Monday, February 23, 2009

Ayalew's surprise, Gebremariam's comeback highlight Ethiopia’s World Cross Country trials

Addis Ababa, Ethiopia - African 10,000m bronze medallist Wude Ayalew’s shock defeat of cross country specialists Gelete Burka and Meselech Melkamu in the senior women’s 8km was the highlight of the 26th Jan Meda International Cross Country- Ethiopia’s trials for the World Cross Country Championships- held at the Jan Meda race course in Addis Ababa this morning (22).

Gebregziabher Gebremariam produced a trademark sprint finish to take victory in the men’s 12km race. Ayele Abshiro and Sule Utura were comfortable winners of the men’s and women’s junior races respectively.

Ayalew stuns Melkamu for 8km victory

After a series of domestic cross country races throughout Ethiopia, the meeting at the Jan Meda brought together the finest Ethiopian hopes in this cross country season. With Ethiopia’s golden trio Kenenisa Bekele, Tirunesh Dibaba, and Sileshi Sihine all missing the race due to injury, it gave the chance to the country’s upcoming and established runners to push for places in Ethiopia’s World Cross Country Championships squad.

Perhaps the biggest winner of the day was the 20-year old Ayalew who has looked impressive on the road in the 2008/09 season with victories in the Great Ethiopian Run (10km) and Sao Silvestre 15km road race in Brazil.

In her debut cross country race in 2009, Ayalew proved that she can not only compete against the so-called cross country specialists, but also beat them.

After a frenetic start to the race, a group of ten runners initially led by Burka started to push on the pace after the first lap (2km). But with the warm and windy conditions affecting the field, the runners were forced to slow down to a virtually walking pace that allowed lagging runners to catch up on the field.

Melkamu, Burka, Ayalew, and Koreni Jelila all exchanged leads at the head of the pack before Burka at the start of the final lap and looked comfortable for her second ever 8km victory at the Jan Meda race course.

With 200m of the race left, Melkamu was the first run to inject a serious pace at the head of the pack. But Ayalew covered that superbly and launched her own kick to take victory in front of an appreciative crowd.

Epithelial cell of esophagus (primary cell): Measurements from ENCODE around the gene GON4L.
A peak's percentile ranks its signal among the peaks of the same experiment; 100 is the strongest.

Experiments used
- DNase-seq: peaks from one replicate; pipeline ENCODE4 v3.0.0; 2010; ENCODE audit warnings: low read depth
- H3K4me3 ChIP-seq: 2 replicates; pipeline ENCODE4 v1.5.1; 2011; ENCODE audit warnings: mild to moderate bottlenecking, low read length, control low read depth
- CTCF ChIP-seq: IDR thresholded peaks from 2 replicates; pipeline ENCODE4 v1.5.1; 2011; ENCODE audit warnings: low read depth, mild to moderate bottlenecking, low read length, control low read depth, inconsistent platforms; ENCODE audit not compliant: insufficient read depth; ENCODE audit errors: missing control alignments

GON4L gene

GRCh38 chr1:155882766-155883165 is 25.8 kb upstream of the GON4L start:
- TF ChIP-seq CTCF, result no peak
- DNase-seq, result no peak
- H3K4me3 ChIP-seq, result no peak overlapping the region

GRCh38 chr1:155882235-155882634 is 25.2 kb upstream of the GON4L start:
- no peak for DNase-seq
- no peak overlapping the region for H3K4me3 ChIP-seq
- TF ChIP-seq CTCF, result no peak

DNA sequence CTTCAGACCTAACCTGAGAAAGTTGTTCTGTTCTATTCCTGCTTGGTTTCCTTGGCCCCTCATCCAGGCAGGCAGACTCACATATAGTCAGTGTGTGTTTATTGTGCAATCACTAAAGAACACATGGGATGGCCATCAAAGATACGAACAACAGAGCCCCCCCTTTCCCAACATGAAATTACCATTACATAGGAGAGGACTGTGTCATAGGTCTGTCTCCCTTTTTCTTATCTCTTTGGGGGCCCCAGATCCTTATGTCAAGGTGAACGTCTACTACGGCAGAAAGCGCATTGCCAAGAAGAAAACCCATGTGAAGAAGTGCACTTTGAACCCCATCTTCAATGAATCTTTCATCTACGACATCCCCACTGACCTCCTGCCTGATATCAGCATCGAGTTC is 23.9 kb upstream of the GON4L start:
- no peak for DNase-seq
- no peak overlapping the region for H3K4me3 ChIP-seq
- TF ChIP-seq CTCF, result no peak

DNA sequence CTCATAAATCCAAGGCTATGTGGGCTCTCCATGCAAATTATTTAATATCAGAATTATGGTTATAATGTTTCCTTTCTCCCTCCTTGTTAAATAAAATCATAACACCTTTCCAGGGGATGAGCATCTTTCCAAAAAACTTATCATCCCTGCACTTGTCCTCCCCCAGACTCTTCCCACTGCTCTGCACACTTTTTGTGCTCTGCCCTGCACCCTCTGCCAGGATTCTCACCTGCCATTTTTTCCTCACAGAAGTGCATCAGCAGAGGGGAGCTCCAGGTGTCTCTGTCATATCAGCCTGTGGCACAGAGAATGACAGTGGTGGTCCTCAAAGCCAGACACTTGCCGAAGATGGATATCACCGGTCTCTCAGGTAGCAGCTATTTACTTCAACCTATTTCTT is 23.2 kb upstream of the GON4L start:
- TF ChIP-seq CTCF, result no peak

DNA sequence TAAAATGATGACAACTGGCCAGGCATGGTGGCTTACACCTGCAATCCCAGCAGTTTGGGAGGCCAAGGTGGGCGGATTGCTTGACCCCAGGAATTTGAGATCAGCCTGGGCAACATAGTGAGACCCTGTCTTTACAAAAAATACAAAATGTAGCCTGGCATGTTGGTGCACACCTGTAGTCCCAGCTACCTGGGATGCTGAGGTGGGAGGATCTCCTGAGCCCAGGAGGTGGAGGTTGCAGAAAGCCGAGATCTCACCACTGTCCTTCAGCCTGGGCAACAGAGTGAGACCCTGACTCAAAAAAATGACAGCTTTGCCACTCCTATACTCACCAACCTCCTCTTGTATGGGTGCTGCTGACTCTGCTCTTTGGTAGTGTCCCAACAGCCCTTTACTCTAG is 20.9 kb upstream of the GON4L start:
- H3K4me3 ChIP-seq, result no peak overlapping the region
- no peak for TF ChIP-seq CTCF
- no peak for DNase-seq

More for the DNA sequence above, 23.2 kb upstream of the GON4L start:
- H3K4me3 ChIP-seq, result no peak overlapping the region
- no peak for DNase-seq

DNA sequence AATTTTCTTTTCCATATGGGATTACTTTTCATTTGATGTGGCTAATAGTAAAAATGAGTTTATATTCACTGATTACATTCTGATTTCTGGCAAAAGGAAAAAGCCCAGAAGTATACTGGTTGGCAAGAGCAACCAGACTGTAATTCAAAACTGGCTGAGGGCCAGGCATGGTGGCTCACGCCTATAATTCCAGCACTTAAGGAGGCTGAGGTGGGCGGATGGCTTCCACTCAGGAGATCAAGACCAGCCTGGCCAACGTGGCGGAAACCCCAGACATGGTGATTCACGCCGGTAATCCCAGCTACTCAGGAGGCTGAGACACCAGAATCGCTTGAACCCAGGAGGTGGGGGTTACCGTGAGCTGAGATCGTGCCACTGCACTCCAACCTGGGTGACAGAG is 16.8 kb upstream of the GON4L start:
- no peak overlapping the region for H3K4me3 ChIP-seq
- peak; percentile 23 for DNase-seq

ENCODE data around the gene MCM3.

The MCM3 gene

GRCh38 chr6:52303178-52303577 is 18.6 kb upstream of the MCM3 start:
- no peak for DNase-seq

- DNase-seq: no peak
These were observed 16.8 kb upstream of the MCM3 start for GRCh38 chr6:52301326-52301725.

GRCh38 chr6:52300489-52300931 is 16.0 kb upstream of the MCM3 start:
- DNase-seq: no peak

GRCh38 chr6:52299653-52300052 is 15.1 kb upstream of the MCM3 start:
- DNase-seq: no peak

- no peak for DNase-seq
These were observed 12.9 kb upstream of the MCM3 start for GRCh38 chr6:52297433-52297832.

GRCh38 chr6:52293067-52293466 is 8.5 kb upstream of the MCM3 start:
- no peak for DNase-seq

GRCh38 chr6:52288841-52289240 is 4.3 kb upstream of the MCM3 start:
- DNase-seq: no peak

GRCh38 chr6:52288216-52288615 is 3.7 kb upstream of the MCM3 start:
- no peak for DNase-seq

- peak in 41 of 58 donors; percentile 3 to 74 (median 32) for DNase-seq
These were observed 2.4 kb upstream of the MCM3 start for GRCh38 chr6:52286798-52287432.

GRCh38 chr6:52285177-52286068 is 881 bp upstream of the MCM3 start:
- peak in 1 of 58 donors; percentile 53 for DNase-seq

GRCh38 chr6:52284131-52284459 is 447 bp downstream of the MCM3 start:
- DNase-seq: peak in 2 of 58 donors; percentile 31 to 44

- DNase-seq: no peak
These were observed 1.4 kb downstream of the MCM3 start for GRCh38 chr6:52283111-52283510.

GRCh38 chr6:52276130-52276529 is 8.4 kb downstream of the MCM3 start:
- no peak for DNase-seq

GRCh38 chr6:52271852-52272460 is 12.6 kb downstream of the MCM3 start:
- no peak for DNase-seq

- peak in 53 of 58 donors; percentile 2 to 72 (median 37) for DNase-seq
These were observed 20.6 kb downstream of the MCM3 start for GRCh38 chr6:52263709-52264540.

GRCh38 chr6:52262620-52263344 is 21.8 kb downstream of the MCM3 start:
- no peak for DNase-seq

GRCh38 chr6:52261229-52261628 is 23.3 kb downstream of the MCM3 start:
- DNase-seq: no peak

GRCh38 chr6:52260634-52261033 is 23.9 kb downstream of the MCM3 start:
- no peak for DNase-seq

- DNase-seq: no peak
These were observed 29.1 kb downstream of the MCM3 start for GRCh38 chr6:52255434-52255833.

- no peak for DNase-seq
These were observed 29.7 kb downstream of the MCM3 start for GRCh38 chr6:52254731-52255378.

Melkamu beat Burka for second place with Jelila, Sentayehu Ejigu (winner of the Boston indoor 5000m two weeks ago), and Mamitu Deska occupying the top six places.

The biggest disappointment of the race was defending world cross country silver medallist Mestawet Tufa, who aggravated a leg injury and dropped out of the content with laps of the race left.

“It was a very tough race and I am happy with the victory,” says Ayalew. “I am hoping for a medal in Amman. Although I have not run much recently, cross country is quite important for me. I want to win something this year and hopefully make the Ethiopian 10,000m team for the world championships in Berlin.”

Gebremariam outsprints young field in men’s 12km

In contrast, the men’s 12km had a great element of predictability with African 10,000m champion Gebregziabher Gebremariam taking a sprint victory over upcoming runner Feyissa Lelisa.

A thoroughbred of the course since he made his debut running for his Tigray regional team in 2001, Gebremariam has now won the senior men’s 12km race a whooping three times.

Gebremariam’s Yuriy Borzakovsky-esque-come-from-the-back is often a risk he happily takes. And in a course like Jan Meda where heavy winds prevent any emotional front running, such tactics do not have such pronounced effects always giving him the edge.

The only runner who tried to apply pressure to the field at various intervals was All-African Games 10,000m silver medallist Tadesse Tola, but with the likes of World indoor 3000m champion Tariku Bekele and Abebe Dinkessa following suit, his moves were always covered.

At the bell, Tola led the quartet in a scramble for positions at the head of the pack. Young runners Hunegnaw Mesfin and Habtamu Fekadu also tried their hand at the lead, but Gebremariam, who at this point was the back of the pack, made his move with 150m left. At the end, his burst of acceleration had taken a full 20m ahead of the chasing pack before he started celebrations way ahead of the finishing tape.

Lelisa, who has been the top domestic performer in the Ethiopian cross country circuit this season, beat Tola for second place, while Tariku Bekele, Mesfin, and Fekadu made up the other qualifying positions for Amman.

Utura beats Genzebe Dibaba in the battle of the future

Much like their older compatriots Tirunesh Dibaba and Meseret Defar, youngsters Sule Utura and Genzebe Dibaba who are widely hailed as the future of Ethiopia’s women distance running are developing into fierce rivals each time they come up against each other.

After Genzebe, youngster sister to Tirunesh Dibaba, defeated Utura in last year’s race, Utura gained revenge at the World junior championships last year when taking the 5000m title.